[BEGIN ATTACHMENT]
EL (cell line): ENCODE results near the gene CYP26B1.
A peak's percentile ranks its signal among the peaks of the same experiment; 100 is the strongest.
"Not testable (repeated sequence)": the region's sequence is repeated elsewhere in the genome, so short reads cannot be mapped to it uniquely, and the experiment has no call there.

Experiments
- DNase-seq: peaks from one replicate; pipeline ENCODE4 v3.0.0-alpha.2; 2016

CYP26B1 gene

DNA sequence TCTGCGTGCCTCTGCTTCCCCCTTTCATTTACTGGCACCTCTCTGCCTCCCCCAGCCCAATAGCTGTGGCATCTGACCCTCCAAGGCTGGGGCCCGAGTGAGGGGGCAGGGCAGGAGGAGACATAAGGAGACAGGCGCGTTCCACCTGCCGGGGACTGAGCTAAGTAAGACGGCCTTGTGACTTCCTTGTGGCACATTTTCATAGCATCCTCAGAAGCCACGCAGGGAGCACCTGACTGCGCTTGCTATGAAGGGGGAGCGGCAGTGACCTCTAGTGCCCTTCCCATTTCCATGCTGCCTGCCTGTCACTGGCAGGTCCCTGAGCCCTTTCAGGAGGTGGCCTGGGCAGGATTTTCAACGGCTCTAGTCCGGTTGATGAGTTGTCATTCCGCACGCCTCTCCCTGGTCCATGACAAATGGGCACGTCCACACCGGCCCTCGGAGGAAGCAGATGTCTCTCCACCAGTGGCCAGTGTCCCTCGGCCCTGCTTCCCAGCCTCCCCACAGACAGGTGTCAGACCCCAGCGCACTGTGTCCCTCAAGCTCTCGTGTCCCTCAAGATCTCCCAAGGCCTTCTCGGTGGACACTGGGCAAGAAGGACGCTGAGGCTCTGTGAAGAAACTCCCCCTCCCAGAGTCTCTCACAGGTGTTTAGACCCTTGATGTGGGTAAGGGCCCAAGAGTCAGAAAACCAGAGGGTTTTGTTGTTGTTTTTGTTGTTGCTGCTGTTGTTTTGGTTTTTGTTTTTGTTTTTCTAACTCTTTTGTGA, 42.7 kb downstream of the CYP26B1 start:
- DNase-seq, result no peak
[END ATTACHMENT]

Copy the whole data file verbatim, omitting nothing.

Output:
EL (cell line): ENCODE results near the gene CYP26B1.
A peak's percentile ranks its signal among the peaks of the same experiment; 100 is the strongest.
"Not testable (repeated sequence)": the region's sequence is repeated elsewhere in the genome, so short reads cannot be mapped to it uniquely, and the experiment has no call there.

Experiments
- DNase-seq: peaks from one replicate; pipeline ENCODE4 v3.0.0-alpha.2; 2016

CYP26B1 gene

DNA sequence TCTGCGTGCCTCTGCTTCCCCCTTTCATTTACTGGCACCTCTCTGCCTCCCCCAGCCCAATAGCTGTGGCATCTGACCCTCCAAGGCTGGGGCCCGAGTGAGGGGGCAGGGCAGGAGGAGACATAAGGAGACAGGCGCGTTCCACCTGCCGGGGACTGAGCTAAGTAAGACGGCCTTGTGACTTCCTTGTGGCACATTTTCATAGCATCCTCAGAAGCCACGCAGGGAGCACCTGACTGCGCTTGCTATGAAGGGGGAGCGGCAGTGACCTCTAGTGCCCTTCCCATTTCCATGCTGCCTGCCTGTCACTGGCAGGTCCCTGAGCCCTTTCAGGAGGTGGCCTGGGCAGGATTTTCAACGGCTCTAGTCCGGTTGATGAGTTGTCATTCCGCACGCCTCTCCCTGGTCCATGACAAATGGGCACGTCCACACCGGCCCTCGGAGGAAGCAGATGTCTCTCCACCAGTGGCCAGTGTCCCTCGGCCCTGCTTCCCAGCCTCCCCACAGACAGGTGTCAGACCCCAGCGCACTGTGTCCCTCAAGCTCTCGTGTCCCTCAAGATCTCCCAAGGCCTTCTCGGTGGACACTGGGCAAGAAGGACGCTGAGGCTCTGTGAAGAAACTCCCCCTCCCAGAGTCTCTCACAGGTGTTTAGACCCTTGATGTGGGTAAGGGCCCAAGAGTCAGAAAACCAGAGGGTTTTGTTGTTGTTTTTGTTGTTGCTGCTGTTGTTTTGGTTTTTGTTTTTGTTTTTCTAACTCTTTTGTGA, 42.7 kb downstream of the CYP26B1 start:
- DNase-seq, result no peak